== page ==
Team Ladouceur fell just shy of a win in the morning against Sweden’s Moa Dryburgh (3-3) in a 9-8 loss.

Canada trailed by one in the fifth end and managed to take advantage of some missed draws by Sweden. Ladouceur and the team made a draw for three and took a one-point lead at the game’s halfway mark.

However, Sweden struck back the following end with three of its own and then stole two points in the seventh after Canada rolled away on its intended nose hit for one. 

Canada bounced back over the eighth and ninth ends. First, it made a hit for two in the eighth, followed by stealing two in the ninth after Sweden was heavy on a draw. 

The game was tied eight apiece in the 10th end, but Canada couldn’t sit shot stone on its last, meaning Sweden didn’t have to throw its final shot to win.

In the evening, the Canadian junior women’s team played Karolina Jensen of Denmark (0-6) and got back into the win column with an 11-7 victory.

Ladouceur and her team were simply efficient when they had the hammer. They opened the game with it and scored three points immediately. Canada was methodical over the next four ends by forcing Denmark to one, taking two with hammer and repeating the process until the fifth end for a 7-2 lead.

Denmark upped the ante in the sixth by scoring three points, but Canada maintained its orderly fashion and continued by scoring two in the seventh end. The teams traded scores of two in the eighth and ninth ends to finish the game.

Up next, the Canadian women play Delaney Strouse of the United States (5-1) in a battle of North American teams at 8 a.m. 

The 10 teams of each gender play nine-game round-robin schedules, with the top four advancing to the semifinal playoffs on Saturday. The winners advance to the gold-medal game and losers will play in the bronze-medal game on Sunday. 

World Curling TV’s Curling Channel on Recast will stream select Canadian games with either light coverage (two static cameras, no commentary) or full coverage (multi-camera with commentary). To see the streaming schedule, click here

For Team Canada updates, go to www.curling.ca. Follow us on TwitterInstagram and Facebook.

For the list of teams, draw information and live scoring, visit the event website.

Click to read at Curling Canada: https://www.curling.ca/blog/2022/05/18/confidence-boosting-win/

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Charlottetown’s Brett Gallant wants to leave Gushue team as a world champion. Rink will represent Canada in Las Vegas, April 2-10 (SaltWire)

(By Dave Stewart) CHARLOTTETOWN, P.E.I. — Charlottetown’s Brett Gallant said he’s hoping to end an eight-year run with the Brad Gushue rink as a world champion. Gallant, who is leaving the team at the end of the season and then getting … Continue reading

Ch’town Curling Club holding spring fling spiel, discussing progress toward building a new curling facility in Stratford (SaltWire)

The Charlottetown Curling Club is holding its first annual spring fling spiel on April 9 and is inviting the public to come and try the sport of curling. The free event will celebrate the legacy and future of the club, … Continue reading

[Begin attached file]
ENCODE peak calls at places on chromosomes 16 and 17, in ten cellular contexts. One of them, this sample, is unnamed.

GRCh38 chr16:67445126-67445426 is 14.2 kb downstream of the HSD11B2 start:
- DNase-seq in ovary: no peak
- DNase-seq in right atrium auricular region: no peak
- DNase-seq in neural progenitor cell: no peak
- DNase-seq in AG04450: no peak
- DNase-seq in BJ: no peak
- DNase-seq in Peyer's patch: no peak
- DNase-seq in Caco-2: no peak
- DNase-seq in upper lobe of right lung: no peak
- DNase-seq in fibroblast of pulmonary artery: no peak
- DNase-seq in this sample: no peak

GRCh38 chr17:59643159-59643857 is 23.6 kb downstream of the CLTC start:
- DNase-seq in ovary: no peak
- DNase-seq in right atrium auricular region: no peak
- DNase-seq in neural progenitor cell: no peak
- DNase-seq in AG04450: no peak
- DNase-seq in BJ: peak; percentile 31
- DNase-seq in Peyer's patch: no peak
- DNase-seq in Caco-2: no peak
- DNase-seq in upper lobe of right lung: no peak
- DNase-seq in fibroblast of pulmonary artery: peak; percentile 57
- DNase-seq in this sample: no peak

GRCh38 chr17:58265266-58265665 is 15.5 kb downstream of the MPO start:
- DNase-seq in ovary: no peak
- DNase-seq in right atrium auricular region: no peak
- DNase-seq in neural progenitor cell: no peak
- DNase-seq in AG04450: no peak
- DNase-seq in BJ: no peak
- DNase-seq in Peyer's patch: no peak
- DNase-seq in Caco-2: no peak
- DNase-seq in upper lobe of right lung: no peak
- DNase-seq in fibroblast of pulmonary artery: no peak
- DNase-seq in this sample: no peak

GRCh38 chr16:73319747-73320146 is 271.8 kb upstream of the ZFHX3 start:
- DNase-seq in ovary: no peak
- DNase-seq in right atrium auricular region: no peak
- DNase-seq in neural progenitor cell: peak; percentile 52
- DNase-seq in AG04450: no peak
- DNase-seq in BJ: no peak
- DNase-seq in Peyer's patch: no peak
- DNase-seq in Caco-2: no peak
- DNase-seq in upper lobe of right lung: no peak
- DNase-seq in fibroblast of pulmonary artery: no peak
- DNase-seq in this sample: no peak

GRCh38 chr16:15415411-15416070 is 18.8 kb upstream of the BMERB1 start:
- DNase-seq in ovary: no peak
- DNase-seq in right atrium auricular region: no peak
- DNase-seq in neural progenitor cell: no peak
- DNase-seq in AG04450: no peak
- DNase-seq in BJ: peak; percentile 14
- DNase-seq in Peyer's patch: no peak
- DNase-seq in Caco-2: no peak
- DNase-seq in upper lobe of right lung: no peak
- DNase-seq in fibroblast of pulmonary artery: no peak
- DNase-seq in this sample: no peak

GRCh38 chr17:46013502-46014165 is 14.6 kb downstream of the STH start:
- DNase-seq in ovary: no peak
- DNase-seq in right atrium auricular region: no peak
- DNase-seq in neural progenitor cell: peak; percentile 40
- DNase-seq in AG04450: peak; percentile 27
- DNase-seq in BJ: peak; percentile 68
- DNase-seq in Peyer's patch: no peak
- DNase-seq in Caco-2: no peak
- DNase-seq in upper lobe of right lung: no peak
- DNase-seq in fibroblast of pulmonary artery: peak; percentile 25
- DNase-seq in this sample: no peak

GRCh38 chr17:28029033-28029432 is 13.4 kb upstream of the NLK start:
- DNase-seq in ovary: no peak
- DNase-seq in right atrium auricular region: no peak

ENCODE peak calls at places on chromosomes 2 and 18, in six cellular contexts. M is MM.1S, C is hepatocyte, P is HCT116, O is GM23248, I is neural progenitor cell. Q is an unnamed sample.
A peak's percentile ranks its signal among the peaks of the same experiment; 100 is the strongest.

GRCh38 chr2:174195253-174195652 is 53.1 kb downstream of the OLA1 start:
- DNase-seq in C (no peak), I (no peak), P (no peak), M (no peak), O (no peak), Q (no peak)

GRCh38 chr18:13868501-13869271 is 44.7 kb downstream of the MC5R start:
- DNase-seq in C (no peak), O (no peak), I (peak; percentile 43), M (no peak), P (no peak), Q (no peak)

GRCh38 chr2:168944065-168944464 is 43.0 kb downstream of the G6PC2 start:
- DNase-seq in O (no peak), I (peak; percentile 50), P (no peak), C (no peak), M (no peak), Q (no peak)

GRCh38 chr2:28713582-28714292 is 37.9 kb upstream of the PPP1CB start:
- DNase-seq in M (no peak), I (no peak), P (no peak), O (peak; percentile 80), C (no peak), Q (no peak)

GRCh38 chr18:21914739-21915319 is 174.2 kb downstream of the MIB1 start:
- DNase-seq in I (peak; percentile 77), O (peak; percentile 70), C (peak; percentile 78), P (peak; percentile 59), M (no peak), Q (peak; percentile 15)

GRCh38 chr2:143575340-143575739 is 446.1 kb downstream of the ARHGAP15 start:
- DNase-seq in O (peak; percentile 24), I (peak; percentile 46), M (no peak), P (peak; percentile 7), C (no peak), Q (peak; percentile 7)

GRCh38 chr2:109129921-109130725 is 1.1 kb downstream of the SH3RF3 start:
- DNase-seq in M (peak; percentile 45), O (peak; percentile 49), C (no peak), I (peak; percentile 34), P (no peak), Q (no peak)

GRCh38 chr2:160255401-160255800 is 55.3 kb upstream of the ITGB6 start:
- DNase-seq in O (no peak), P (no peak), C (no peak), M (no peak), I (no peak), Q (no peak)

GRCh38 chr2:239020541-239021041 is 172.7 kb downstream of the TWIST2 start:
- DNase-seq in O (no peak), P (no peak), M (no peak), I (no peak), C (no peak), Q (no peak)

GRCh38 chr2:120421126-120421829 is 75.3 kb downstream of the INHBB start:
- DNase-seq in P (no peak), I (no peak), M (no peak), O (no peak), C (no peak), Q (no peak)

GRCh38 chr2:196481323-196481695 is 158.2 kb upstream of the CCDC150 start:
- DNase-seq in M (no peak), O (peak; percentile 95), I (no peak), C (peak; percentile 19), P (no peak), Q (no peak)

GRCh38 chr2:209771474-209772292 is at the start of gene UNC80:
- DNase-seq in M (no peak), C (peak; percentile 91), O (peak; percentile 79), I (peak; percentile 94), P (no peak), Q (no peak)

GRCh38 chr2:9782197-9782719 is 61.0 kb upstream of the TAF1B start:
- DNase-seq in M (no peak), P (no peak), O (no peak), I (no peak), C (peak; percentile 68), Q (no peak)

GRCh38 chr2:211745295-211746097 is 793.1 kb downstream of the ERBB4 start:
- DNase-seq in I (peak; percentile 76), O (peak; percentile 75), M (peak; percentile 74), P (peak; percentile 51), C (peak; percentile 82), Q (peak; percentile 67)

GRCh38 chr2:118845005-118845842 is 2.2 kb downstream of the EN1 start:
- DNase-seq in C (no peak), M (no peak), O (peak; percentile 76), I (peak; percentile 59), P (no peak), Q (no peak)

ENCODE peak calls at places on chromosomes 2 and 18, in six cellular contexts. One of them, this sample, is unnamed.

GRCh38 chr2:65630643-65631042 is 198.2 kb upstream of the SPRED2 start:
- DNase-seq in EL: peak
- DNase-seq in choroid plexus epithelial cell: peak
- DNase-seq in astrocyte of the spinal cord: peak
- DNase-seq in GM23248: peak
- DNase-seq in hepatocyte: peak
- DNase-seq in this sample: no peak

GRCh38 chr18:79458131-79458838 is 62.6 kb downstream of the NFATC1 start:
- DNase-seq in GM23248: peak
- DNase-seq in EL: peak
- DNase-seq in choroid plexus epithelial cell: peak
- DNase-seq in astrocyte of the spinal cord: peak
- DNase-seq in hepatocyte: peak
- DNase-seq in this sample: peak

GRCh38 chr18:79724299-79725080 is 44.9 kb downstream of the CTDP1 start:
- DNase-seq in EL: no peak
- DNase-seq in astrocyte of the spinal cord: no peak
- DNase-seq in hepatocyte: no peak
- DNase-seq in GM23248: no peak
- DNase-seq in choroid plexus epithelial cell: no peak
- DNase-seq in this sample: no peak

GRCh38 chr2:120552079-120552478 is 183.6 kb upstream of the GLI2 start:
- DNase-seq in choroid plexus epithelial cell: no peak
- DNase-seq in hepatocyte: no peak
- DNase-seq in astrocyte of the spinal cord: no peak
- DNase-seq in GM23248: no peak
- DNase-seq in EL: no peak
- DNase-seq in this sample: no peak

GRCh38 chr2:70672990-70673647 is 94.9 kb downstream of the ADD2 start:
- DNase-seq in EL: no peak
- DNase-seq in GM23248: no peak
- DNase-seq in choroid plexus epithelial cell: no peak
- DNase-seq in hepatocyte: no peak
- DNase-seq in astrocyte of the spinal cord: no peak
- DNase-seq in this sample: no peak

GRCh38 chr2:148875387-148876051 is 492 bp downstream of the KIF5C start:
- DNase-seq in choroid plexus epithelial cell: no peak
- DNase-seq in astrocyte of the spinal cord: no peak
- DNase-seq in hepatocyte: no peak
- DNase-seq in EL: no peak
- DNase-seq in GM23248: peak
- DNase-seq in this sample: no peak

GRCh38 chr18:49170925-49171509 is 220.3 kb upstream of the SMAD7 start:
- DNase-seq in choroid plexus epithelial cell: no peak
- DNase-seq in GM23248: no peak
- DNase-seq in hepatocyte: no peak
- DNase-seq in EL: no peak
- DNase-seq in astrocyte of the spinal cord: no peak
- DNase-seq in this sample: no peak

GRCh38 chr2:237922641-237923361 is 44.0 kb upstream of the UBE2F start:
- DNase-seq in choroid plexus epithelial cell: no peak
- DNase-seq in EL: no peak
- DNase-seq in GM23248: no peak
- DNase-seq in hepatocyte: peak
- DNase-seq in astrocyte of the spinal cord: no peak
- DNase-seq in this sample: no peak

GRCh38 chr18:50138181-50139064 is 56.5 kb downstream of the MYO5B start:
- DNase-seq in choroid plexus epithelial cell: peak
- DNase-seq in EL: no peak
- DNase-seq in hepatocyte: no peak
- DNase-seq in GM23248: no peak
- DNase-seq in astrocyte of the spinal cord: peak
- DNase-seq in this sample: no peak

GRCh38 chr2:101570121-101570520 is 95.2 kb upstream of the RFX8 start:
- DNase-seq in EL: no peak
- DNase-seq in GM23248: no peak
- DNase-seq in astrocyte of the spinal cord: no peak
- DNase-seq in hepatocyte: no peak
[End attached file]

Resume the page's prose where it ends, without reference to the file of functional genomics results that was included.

Brett Gallant wins Lieut. Governor’s and Sr. Male Athlete of the Year, Katie Shaw wins Jr. Female Athlete of the Year at Sport PEI Awards

The 48th Annual Sport PEI Awards Ceremony, presented by SCORE! Sport Charlottetown, took place Thursday evening at the Confederation Centre of the Arts in Charlottetown with curling’s Brett Gallant winning both the Lieutenant Governor’s Award, presented by the honourable Antoinette … Continue reading

N. Ont. with Islander Katie Shaw, NS with PEI’s Lauren Ferguson earn byes to semi-finals at New Holland Canadian Under-21 Ch’ships (Curling Canada)

[PEI Women, skipped by Rachel MacLean and men, skipped by Mitchell Schut, finish round-robin out of playoffs, with Women at 4-4, and men at 2-6 win-loss] WOMEN’S POOL PLAY CONCLUDES AT 2022 NEW HOLLAND CANADIAN UNDER-21 CURLING CHAMPIONSHIPS Thursday morning … Continue reading

PEI’s Rachel MacLean rink 2-3 win-loss following win over Quebec Tues. morning at New Holland U21 Ch’ships. Watch on YouTube!

PEI’s Rachel MacLean rink stole a deuce in the last end for a 7-6 win over Quebec 2’s Jolianne Fortin rink on Tuesday morning to sit at 2-3 win-loss at the 2022 New Holland U21 Curling Championships in Stratford Ontario. … Continue reading

O’Connor Glass-sponsored U13 Funspiel set for Cornwall on Saturday. Schedule, teams, other info

Here are the teams and draw/schedule for this Saturday’s U13 Funspiel at Cornwall: This day promises to be a ton of fun!! The young curlers will be welcomed with fruit and pastries for registration that begins at 9:00 am and … Continue reading

PEI’s Team Schut at 2-3 win-loss following New Holland Canadian U21 win over Manitoba #2 (Curling Canada)

Monday was an important and ultimately an exceptionally successful day for Daymond Bernath and his Saskatchewan #1 rink at the 2022 New Holland Canadian Under-21 Championships from the Stratford Rotary Complex in Stratford, Ont. Bernath (6-0; Saskatoon) found himself staring … Continue reading

Host Summerside teams sweep men’s, go 5-2 in women’s to capture 2022 PEI Curling Club Ch’ships

The 2022 PEI Curling Club Championships, with 7 men’s and  4 women’s teams who won their respective club championships taking part, wrapped up Sunday afternoon at the Summerside Curling Club, with the host Summerside teams sweeping the men’s division and … Continue reading